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2007 David Shoham Prizes

David Shoham Prizes
David Shoham Prizes

25 June, 2007

The David Shoham Prize award ceremony took place on June 13th, at the Rappaport Institute. This prize commemorates a central figure in the development of the Institute, Mr. David Shoham z"l. David Shoham saw in the pursuit of scientific excellence a major asset of our country. The six recipients of the 2007 David Shoham z"l award are a true reflection of this vision. 

 

Ronen Ben Saadon investigates in the laboratory of Prof. Aaron Ciechanover, the mechanisms involved in ubiquitin-proteasome–mediated protein degradation in regulation of gene silencing by chromatin remodeling.  Given the "ubiquitous" importance of this mechanism, his work is of importance for many fields in biomedicine.

 

Nirit Egoz-Matia conducts her research program under the supervision of Prof. Adi Salzberg, trying to understand the developmental roles of the Delilah protein. Nirit uses the fruit fly Drosophila melanogaster as a genetic model organism in her studies. She has recently discovered that the Delilah protein is involved in regulating cell adhesion and vein formation, suggesting an hitherto unrecognized role for this protein.

 

Aviad Keren, and his mentor, Prof. Eyal Bengal, are investigating the formation of muscle tissues using a frog model. They recently delineated a signaling pathway regulating the expression of the muscle-specific transcription factor Myf5. This developmental pathway involves p38 MAPK, a central regulator of numerous intracellular physiological processes.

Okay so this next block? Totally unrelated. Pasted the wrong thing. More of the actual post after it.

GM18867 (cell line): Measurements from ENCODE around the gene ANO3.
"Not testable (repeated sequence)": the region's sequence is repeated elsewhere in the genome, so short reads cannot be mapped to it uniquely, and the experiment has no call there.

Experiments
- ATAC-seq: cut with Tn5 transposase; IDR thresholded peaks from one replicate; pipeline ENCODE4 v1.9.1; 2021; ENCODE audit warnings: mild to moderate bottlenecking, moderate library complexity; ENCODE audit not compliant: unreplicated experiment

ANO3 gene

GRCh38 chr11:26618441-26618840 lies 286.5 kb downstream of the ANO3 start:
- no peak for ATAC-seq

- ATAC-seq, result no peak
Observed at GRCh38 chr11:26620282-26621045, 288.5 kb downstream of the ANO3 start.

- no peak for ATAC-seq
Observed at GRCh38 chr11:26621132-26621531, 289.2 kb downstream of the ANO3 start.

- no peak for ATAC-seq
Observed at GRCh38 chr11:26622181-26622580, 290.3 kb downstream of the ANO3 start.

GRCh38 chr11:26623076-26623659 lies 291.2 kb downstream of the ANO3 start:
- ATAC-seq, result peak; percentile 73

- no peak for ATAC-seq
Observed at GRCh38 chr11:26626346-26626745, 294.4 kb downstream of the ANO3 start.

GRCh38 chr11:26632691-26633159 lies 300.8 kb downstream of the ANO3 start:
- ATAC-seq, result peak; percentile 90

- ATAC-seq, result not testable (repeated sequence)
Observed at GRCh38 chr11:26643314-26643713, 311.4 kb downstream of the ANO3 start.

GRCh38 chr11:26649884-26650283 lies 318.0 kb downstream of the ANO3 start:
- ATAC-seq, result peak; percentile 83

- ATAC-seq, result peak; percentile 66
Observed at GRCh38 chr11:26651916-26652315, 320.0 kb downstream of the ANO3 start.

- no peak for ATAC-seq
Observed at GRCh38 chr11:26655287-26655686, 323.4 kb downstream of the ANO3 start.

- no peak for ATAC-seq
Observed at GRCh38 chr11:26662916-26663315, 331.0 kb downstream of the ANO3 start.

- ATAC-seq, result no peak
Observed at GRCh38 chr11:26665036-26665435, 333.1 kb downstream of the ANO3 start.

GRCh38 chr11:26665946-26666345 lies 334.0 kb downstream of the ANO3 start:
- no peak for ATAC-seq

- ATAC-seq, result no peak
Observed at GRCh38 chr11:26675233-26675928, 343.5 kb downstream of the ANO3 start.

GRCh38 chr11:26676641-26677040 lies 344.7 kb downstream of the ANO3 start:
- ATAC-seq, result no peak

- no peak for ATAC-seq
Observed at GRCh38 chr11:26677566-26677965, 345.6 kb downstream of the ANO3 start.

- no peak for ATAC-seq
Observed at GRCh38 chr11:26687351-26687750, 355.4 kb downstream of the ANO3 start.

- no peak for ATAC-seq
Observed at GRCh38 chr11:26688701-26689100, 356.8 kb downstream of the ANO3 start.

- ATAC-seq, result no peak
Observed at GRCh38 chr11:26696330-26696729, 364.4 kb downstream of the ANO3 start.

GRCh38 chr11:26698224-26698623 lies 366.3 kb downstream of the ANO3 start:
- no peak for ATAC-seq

Zohar Keren, working in the laboratory of Prof. Doron Melamed, has developed a novel approach aimed at re-stimulating B cell generation in aged mice. Given the prominent role played by B cell depletion in age-related immunodepression, this study holds great promise for potential future clinical applications.

 

Flonia Levy-Adam, a student in the laboratory of Prof. Israel Vlodavsky, investigates the processing and activation of heparanase, an important player in the pathogenesis of cancer. She discovered a new mechanism by which heparanase activates signal transduction that facilitates the adhesion and migration of cells, information that is being translated into the development of heparanase-inhibiting compounds.

 

Last but not least, Shlomo Tsuriel, works in the laboratory of Prof. Noam Ziv, on the long-term maintenance of synapses in the CNS, a process of critical importance to the understanding of the pathogenesis of many neurodegenerative diseases.

 

The Rappaport Institute congratulates the winners and their mentors for their outstanding achievements !

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